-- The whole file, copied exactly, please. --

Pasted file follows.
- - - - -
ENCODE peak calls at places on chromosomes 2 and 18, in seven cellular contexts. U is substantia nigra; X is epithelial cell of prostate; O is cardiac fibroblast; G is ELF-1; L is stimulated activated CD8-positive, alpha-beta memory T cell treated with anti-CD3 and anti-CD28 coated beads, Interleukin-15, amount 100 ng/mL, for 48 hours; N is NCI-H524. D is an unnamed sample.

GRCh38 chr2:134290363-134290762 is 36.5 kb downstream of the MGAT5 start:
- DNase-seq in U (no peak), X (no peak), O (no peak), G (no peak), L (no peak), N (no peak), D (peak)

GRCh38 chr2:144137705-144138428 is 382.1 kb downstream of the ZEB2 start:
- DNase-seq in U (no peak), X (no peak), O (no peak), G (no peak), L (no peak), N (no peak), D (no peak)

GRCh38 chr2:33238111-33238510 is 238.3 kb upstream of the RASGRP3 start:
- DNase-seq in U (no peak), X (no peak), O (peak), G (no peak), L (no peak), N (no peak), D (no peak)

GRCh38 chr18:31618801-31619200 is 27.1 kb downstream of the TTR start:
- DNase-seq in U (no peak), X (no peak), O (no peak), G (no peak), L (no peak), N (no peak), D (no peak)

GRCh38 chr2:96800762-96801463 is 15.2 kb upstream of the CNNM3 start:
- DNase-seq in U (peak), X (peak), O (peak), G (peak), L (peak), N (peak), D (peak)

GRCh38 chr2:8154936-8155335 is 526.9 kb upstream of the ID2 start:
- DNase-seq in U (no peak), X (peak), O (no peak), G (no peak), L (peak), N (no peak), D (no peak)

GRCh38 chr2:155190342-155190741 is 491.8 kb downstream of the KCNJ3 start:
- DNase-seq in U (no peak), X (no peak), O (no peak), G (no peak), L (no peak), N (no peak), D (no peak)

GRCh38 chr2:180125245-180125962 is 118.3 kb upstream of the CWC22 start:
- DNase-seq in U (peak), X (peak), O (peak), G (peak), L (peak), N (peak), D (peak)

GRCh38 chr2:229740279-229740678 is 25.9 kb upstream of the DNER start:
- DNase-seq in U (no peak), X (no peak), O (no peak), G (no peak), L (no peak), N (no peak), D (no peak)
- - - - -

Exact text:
ENCODE peak calls at places on chromosomes 2 and 18, in seven cellular contexts. U is substantia nigra; X is epithelial cell of prostate; O is cardiac fibroblast; G is ELF-1; L is stimulated activated CD8-positive, alpha-beta memory T cell treated with anti-CD3 and anti-CD28 coated beads, Interleukin-15, amount 100 ng/mL, for 48 hours; N is NCI-H524. D is an unnamed sample.

GRCh38 chr2:134290363-134290762 is 36.5 kb downstream of the MGAT5 start:
- DNase-seq in U (no peak), X (no peak), O (no peak), G (no peak), L (no peak), N (no peak), D (peak)

GRCh38 chr2:144137705-144138428 is 382.1 kb downstream of the ZEB2 start:
- DNase-seq in U (no peak), X (no peak), O (no peak), G (no peak), L (no peak), N (no peak), D (no peak)

GRCh38 chr2:33238111-33238510 is 238.3 kb upstream of the RASGRP3 start:
- DNase-seq in U (no peak), X (no peak), O (peak), G (no peak), L (no peak), N (no peak), D (no peak)

GRCh38 chr18:31618801-31619200 is 27.1 kb downstream of the TTR start:
- DNase-seq in U (no peak), X (no peak), O (no peak), G (no peak), L (no peak), N (no peak), D (no peak)

GRCh38 chr2:96800762-96801463 is 15.2 kb upstream of the CNNM3 start:
- DNase-seq in U (peak), X (peak), O (peak), G (peak), L (peak), N (peak), D (peak)

GRCh38 chr2:8154936-8155335 is 526.9 kb upstream of the ID2 start:
- DNase-seq in U (no peak), X (peak), O (no peak), G (no peak), L (peak), N (no peak), D (no peak)

GRCh38 chr2:155190342-155190741 is 491.8 kb downstream of the KCNJ3 start:
- DNase-seq in U (no peak), X (no peak), O (no peak), G (no peak), L (no peak), N (no peak), D (no peak)

GRCh38 chr2:180125245-180125962 is 118.3 kb upstream of the CWC22 start:
- DNase-seq in U (peak), X (peak), O (peak), G (peak), L (peak), N (peak), D (peak)

GRCh38 chr2:229740279-229740678 is 25.9 kb upstream of the DNER start:
- DNase-seq in U (no peak), X (no peak), O (no peak), G (no peak), L (no peak), N (no peak), D (no peak)